Across the Miami Valley, there are people making a difference. Here are six stories you might have missed this week to make you smile.
COVID Grief Network provides support for young adults
Chloe Zelkha understands what it’s like to lose a parent. Four years ago, when she had just turned 26, her father died suddenly from an aortic aneurysm.
As a result of that life-changing experience, the Cincinnati woman feels she’s able to relate to others her age who’ve experienced sudden loss. In these challenging times, Zelkha has found her calling as the co-founder of the COVID Grief Network for Young Adults. The mission of the organization is to connect young people who are grieving with others in their 20s and 30s who know and understand. “This is a huge crisis and there are a lot of folks who need care right now,” says the first-year student at Hebrew Union College in Cincinnati, where she is studying to become a rabbi. “Being in community together is a powerful connection.”
What’s so different about the deaths and illnesses during this past year, she says, is that it can be difficult for mourners to find closure when they didn’t get to say goodbye to their loved one in person and didn’t get to mark the loss in a way that they would in normal times.
Neighbor’s issue with ‘Frank’ the gargoyle has blown up into charitable internet saga
The saga started in early December with Union, Ohio, resident Denise Starr’s gargoyle in front of her home’s front door. Starr, a veterinarian in Englewood, received a note informing her the gargoyle statue — lovingly named Frank — is “not appropriate” and “not in keeping with the Christmas spirit.”
“They firmly suggested that I “rectify the situation immediately,” stated the first post on Dec. 12 to Frank’s new Facebook fan page. “Well problem solved! Frank is now festive! I’m pretty sure that this is not what they had in mind and I look forward to the future note stating as much, but 1. Frank is very heavy and he doesn’t get moved and 2. I like him even if he’s not so great at warding off evil Karens.”
After one of Starr’s friends asked to share it with their own following, Frank’s story quickly went viral in December. Overnight, Starr was getting around 1,000 messages a day from users about how much humor and joy the simple prank brought to their day.
Northmont paraprofessional relates to students with life, laughter
Englewood resident Kenny Carpenter, 48, has had quite a life, a productive mix of tragic and comic. A shy child, he survived what would seem insurmountable obstacles, but uses his experiences to help troubled students at Northmont High School through humor and empathy.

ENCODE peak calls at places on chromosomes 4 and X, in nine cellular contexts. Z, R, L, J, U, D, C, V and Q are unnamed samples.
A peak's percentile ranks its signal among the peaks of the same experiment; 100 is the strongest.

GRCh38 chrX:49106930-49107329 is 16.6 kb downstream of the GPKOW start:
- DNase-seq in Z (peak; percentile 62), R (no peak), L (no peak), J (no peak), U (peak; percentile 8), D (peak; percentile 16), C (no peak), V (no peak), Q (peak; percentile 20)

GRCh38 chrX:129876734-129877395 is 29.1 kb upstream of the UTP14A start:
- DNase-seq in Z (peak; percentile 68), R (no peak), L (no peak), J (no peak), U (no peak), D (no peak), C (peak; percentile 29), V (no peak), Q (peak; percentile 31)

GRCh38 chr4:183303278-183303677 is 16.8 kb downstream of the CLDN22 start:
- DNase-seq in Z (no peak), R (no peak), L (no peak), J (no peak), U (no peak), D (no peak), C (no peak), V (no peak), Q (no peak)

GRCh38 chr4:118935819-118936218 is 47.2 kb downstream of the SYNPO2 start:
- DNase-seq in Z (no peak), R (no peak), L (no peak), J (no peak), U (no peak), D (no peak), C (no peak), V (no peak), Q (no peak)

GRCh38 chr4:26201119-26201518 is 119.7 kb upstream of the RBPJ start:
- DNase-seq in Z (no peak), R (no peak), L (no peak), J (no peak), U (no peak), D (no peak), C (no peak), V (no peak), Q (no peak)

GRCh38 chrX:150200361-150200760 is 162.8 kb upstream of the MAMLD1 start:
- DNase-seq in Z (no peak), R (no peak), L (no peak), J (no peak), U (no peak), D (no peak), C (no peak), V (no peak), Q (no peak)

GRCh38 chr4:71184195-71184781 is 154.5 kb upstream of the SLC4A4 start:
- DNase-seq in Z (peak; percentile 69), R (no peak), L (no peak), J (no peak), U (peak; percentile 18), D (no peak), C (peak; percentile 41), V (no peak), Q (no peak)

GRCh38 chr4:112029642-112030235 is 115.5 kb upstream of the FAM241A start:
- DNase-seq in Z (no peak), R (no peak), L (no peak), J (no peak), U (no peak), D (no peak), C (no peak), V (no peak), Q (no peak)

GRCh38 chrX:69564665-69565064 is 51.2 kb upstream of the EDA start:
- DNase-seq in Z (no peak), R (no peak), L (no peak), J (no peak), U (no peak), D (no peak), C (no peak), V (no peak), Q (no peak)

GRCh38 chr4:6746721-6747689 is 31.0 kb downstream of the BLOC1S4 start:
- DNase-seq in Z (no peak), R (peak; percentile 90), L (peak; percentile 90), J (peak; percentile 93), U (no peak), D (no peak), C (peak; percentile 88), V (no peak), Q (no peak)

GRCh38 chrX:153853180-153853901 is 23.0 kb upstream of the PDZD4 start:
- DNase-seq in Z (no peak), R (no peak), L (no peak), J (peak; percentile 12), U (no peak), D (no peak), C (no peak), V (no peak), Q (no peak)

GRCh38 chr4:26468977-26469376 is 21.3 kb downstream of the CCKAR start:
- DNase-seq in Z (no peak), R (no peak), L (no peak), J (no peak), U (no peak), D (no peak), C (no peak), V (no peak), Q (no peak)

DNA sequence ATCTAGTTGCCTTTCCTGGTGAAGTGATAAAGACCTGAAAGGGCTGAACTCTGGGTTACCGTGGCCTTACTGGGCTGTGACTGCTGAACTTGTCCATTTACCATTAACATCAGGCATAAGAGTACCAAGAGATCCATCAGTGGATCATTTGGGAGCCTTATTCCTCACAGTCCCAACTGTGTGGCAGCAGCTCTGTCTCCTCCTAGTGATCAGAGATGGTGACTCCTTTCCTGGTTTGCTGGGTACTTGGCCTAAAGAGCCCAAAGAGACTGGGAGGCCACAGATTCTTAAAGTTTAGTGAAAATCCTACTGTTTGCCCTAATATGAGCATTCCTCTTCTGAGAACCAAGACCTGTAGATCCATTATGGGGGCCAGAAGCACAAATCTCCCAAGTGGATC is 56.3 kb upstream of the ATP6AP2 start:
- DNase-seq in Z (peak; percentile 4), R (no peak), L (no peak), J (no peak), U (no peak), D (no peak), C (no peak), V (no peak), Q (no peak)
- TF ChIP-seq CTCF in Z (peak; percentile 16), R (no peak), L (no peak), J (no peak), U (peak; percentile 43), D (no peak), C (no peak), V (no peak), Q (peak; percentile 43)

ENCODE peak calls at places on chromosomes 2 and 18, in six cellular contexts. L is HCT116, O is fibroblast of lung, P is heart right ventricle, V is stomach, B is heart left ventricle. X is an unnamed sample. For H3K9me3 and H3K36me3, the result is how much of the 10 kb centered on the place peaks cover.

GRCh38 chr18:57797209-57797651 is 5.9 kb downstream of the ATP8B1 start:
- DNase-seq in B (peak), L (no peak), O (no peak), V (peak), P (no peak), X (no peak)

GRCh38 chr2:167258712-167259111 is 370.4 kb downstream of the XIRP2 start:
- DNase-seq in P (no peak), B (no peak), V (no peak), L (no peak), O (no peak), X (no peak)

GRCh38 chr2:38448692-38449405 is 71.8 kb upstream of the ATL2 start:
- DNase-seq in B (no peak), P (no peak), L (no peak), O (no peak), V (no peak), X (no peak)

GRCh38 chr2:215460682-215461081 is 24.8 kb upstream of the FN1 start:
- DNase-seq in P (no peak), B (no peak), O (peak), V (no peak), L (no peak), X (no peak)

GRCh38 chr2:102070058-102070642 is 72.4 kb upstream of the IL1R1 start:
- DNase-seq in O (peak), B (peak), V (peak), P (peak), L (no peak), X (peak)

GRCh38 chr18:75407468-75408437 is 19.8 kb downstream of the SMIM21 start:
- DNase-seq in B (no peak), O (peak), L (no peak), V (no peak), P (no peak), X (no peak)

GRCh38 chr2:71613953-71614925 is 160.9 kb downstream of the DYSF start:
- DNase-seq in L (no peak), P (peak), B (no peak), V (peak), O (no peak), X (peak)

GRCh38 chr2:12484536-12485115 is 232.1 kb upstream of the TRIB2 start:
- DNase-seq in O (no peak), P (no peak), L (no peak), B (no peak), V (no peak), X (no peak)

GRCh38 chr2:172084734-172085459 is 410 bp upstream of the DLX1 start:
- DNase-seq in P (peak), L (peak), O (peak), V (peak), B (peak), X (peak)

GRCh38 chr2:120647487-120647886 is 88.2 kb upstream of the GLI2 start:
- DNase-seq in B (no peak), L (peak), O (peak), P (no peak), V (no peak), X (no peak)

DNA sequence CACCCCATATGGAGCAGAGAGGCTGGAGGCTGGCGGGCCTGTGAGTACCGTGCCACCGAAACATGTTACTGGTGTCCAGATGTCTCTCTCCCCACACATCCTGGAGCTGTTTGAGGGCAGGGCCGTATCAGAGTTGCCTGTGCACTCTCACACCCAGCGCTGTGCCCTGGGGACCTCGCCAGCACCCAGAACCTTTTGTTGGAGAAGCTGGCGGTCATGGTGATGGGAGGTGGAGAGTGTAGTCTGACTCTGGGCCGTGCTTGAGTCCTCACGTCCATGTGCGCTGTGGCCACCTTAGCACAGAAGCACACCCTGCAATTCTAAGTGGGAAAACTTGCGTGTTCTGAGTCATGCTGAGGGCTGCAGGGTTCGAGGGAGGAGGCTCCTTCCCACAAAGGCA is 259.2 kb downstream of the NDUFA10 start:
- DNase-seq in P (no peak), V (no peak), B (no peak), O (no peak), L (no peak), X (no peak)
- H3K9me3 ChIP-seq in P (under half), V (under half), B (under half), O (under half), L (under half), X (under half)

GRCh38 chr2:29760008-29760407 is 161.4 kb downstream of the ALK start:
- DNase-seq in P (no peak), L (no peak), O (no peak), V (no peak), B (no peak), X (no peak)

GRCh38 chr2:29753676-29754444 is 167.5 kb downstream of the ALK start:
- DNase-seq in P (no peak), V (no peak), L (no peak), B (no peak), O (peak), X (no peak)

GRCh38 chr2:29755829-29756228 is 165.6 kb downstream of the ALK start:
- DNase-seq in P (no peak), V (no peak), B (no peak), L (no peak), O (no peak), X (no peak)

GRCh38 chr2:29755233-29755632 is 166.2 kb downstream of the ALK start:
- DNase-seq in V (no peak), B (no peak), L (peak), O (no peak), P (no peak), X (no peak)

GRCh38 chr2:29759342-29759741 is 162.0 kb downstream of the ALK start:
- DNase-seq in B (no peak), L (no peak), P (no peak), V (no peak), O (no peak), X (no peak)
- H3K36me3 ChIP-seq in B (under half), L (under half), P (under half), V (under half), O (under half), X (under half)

A Springfield native, Carpenter went into the foster care system at age 9. “My mother had mental health problems and couldn’t take care of me, so I was moved around into 13 different foster homes in Springfield and Dayton, then into a group home, and finally independent living.”
“In addition to working with mainly one teacher’s class, he’s spoken to the student body as a whole, and helps students and staff to realize that we never know what others have been through. He’s a role model for students in the classroom and the building as a whole.”
Airmen’s heroism, quick-thinking saves two lives
Credit: Air Force Materiel Command
Credit: Air Force Materiel Command
On March 23, what could have been a dire situation ended in the saving of two lives – thanks to the valor and heroism of two 88th Medical Group Airmen.
That Tuesday morning, Capt. Carly Kerr, an intensive care unit nurse at Wright-Patterson Medical Center, was driving to base on her day off to assist with a vaccination pod when she witnessed a rollover-vehicle accident on Interstate 675 in Beavercreek.
As soon as Kerr arrived on scene, she realized there was a male still in the vehicle’s front-passenger side, while the female driver had been ejected from the vehicle with a potentially fatal leg injury.
Beavercreek high schooler tutors students around the world through nonprofit
A Dayton-area high school student has been busy helping students with their studies across the world, and is extending a helping hand to local students, too.
Tutoring4All — a nonprofit organization owned and run by students, for students — is a free, virtual tutoring resource and nonprofit organization for students across the world. John Wang, a junior at Beavercreek High School, is a chief administrator and chief marketing officer in the organization.
Wang discovered the online platform in early 2020 when he was looking for helpful resources while preparing for advanced-placement tests for college applications.
“I just really enjoy teaching,” Wang said. “I just get this feeling of gratitude.”
New species of owl found in the Amazon named for Dayton-born nun Dorothy Stang
A new species of screech owl discovered in the Amazon has been named for Sister Dorothy Stang, a Dayton-born nun.
A recently published study in the scientific journal Zootaxa, written by an international team of researchers for the United States, Finland and Brazil, outlined the discovery along with that of a second screech owl found in the Atlantic Forest.
Stang was gunned down Feb. 12, 2005, in the Brazilian rainforest she devoted her life to protecting. A Brazilian rancher hired gunmen to assassinate the nun.
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